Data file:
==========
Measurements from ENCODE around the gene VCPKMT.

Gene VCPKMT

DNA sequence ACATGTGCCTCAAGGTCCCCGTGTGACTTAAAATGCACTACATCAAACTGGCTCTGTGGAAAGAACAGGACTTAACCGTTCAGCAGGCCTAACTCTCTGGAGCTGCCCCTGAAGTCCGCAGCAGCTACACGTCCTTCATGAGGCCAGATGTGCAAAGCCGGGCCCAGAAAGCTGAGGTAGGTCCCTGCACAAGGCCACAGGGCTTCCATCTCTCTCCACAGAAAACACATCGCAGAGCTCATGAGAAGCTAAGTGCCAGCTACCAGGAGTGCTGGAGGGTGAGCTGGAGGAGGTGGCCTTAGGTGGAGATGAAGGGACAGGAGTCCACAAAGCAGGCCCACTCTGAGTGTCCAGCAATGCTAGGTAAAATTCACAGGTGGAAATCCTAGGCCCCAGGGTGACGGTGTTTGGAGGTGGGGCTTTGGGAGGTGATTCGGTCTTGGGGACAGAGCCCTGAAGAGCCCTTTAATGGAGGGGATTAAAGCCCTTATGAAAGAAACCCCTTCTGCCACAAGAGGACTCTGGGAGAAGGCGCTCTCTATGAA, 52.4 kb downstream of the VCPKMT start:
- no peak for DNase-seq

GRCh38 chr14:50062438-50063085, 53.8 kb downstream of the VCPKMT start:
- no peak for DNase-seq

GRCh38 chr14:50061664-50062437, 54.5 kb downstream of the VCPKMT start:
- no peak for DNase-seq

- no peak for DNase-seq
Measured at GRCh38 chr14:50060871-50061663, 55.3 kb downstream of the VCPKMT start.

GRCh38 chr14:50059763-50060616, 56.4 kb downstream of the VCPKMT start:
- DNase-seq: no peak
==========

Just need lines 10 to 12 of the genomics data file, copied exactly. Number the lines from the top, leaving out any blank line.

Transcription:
Measured at GRCh38 chr14:50060871-50061663, 55.3 kb downstream of the VCPKMT start.

GRCh38 chr14:50059763-50060616, 56.4 kb downstream of the VCPKMT start:
- DNase-seq: no peak